I want you to consider two things right now: plane crashes and poetry.
Some of us might think it would be a grand gesture to write one last poem on a plunging plane -- moments before death.
Some of us might think it would be cool if we could write a poem that predicted the future.
Lee Campbell may have come close to do doing both.
On February 25th,1989, United Airlines flight 811 experienced and emergency when a cargo door blew open, ripping a hole in its fuselage that sucked nine passengers out into the sky above the Pacific ocean. A four minute fall to the sea waited for all of them, including the twenty-four-year-old Campbell.
Of course it goes without saying that Campbell and the others all plunged to their deaths. Many questions surrounded the disaster; Campbell's family remained persistent in trying to find answers.
One eerily interesting thing that Campbell's parents found after their son's death was the following poem that he'd written not long before the disaster:
`Was That Me?''
Waves hypnotizing me with green, beckoning fingers
A dream of space flight weightlessness
Air rushes past to fill a vacuum,
Progressive holes which must be filled
That's all there is to the poem, unfortunately. However this little poem says a lot, does it not? What I'd like you to do is simply imagine that the poem was written by someone who didn't die in a plane crash.
Is it still an interesting poem ?
What do you make of the title ?
I have my own thoughts as always, but for now, I'll simply say that this little fragment-poem can teach us all a lot -- it's up to us to extract all we can from it and from Campbell's unfortunate death.
You might say that any poem can teach us a lot -- and that's true, but I still think this one's special. I hope you do too. Please leave a comment or send me an email or a message to let me know how you feel about it.
Also if you'd like a set of fresh eyes for your poetic endeavors, I offer a poem polishing service. I think you'll be happy with the results, so check it out my clicking the link below.
You can also order my Seven Secrets of Poetry PDF by clicking the button below.
Read Lee's full story by clicking on the plane crash picture above.
I've been meaning to blog about silence and nothingness. These are two elements that every serious artist needs to master. Silence is the backdrop to every poem. You need to know how to make that endless emptiness work for you when you write. And sometimes it's not easy.
Nothingness is where every poem begins. Perhaps, according to modern physics, where everything begins. If you can't fish the nothingness for art, then you probably should give up being a poet.
It can be tough going to teach the silence and nothingness of poetry. Luckily for us, Dong Li's recent poem, "when it is time" from Plume: Issue #130 June 2022 is an ideal example for discussion. Read the poem by clicking on the picture above.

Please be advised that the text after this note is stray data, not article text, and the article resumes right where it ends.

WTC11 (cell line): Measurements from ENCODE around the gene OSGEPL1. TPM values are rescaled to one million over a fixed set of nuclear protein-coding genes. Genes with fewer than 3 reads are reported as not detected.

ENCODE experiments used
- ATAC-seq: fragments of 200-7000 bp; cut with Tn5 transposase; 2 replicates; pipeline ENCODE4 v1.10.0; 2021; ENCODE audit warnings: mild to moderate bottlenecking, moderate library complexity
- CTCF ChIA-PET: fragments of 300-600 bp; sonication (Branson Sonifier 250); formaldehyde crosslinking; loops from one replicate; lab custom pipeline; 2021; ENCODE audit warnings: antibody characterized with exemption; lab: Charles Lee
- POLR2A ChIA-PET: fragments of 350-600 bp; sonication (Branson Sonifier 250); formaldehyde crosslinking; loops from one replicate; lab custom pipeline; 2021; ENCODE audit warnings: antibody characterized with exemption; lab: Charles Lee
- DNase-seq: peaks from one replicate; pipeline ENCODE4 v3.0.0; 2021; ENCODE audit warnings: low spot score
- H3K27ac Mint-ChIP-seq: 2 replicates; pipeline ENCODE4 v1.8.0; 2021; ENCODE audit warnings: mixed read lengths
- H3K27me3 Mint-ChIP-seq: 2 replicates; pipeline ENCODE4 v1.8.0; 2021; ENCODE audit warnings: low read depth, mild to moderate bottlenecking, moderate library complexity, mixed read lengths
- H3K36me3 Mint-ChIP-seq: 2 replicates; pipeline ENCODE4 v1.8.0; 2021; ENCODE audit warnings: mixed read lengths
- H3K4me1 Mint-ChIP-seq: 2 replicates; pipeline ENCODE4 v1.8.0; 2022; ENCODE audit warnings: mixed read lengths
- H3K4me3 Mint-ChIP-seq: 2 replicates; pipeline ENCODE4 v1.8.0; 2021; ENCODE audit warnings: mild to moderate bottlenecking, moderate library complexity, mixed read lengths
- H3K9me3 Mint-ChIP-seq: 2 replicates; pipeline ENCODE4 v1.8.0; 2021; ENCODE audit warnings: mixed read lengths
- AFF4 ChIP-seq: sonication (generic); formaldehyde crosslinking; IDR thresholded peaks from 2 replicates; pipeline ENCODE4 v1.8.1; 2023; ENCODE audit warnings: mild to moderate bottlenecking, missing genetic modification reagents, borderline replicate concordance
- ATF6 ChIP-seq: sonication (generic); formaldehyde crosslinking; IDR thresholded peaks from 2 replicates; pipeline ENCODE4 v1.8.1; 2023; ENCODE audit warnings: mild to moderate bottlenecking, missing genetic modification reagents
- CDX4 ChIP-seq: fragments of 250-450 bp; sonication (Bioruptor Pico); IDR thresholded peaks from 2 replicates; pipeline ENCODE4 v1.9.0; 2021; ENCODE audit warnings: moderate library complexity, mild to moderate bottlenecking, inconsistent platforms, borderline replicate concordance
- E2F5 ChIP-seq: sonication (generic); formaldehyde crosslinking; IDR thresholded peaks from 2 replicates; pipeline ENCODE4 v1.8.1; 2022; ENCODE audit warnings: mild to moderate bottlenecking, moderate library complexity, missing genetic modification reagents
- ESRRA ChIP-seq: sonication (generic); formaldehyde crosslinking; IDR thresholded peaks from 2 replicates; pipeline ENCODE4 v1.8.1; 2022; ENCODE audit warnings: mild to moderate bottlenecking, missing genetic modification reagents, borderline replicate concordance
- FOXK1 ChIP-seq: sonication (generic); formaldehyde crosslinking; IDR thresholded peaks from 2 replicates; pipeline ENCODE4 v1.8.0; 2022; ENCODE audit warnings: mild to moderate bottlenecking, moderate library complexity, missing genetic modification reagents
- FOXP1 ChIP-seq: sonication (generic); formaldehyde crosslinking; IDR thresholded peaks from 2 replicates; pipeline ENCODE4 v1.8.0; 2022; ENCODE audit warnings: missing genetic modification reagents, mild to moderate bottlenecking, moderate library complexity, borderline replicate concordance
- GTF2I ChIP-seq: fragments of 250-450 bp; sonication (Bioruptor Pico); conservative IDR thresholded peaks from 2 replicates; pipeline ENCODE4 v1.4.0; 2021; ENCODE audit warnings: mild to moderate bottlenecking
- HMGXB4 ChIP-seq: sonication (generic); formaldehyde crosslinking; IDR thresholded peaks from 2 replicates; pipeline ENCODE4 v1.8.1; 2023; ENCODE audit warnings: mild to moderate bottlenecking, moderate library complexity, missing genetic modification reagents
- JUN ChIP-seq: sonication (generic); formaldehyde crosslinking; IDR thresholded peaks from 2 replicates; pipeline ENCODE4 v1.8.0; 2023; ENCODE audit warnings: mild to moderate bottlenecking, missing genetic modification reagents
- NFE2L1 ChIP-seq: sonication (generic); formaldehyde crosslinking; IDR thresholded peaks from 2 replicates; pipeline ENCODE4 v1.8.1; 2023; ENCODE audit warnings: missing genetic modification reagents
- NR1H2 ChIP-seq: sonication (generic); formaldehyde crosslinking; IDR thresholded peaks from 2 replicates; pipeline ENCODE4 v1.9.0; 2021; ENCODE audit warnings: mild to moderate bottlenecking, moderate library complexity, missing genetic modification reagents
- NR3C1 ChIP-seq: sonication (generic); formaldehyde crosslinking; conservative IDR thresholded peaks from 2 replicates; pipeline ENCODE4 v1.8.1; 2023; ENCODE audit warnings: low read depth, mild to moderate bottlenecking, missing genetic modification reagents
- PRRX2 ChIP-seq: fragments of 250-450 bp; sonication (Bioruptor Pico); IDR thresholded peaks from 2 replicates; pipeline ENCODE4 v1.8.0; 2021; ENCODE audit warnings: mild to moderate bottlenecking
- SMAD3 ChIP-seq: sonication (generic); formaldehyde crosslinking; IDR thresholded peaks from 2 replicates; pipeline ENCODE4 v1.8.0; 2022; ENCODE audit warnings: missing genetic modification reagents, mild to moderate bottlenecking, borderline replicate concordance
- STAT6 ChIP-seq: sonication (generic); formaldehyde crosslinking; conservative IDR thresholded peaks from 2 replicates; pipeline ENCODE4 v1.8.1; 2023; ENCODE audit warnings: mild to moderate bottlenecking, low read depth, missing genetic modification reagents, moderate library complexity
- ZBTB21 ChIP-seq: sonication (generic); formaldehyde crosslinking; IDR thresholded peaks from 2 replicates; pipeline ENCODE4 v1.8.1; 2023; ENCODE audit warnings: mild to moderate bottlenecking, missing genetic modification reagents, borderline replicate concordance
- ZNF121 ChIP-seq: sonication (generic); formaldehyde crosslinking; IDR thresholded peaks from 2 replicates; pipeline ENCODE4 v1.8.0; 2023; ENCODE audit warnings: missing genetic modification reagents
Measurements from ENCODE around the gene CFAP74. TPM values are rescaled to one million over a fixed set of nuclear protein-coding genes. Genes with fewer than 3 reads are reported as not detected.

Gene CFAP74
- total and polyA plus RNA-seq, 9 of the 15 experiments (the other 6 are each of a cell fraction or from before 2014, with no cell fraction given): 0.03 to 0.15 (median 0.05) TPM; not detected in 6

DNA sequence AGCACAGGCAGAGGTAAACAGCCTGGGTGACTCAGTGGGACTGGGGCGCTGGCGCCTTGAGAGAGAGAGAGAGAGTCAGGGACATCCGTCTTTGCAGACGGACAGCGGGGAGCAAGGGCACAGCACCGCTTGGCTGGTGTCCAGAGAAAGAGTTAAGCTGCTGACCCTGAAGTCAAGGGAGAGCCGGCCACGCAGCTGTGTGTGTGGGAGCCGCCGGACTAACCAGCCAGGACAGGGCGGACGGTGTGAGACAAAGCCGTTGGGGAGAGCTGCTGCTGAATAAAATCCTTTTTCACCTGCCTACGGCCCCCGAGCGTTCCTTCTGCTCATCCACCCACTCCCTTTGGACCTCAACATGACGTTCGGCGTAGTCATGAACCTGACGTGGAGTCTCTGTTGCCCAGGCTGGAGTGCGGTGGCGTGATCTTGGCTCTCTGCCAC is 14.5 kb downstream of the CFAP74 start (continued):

So far as silence goes, the poem is masterful. In fact, you might say the poem rides on silence the same way a ship sails on the sea. This is interesting because it leaves the reader room to think and it also defies "weight." You feel a sense of freedom in reading the poem because it asks so little for you and gives back so much.
So what's it giving?
Other than the obvious moment of reflection and peace, the poem is actually a "confession" of the creative process. It tells you where art is born.
These two lines are the heart of the poem:
and you look back to the sky
whose blue recalls all blues
and what they do is cause the eye to sweep up and out of one's self. You become one of the "bridges" you've left behind. Art is the movement up and out of old blue into new blue. In the end, by diving deep into the sky, the artist becomes a magician:
you wave your hand
and it is becoming light
who creates light out of nothing. Your job as an artist is to pull poetry "out of thin air." But to do so, you have to leave yourself behind. So read the poem very carefully and listen to its silence and recognize that silence as your forever collaborator in poetry, and one whose contributions are frequently overlooked.
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"Salt Pieces" by Taghrid Abdelal from New England Review 43.2 is a challenging poem that defies breezy explication. But I'm going to breeze through it anyway, and leave you to do the heavy lifting. Read the full poem by clicking the picture above.
See what I mean?
Don't take the easy road and tell me, "The poem's a translation."
Take the hard road, with me, and try to grapple with the poem line by line. Image by image.
The first three lines, to my ear, are virtually flawless:
Everything will melt
at the bottom of childhood:
the road is the salt.
That is they sound flawless. Does this mean they have flawless meaning? Does this mean they should have flawless meaning? And what's flawless meaning anyway? For that matter, what's flawless?
Forget all that. Let's just stick to the poem. The next stanza promises us that salt:
will devise new noses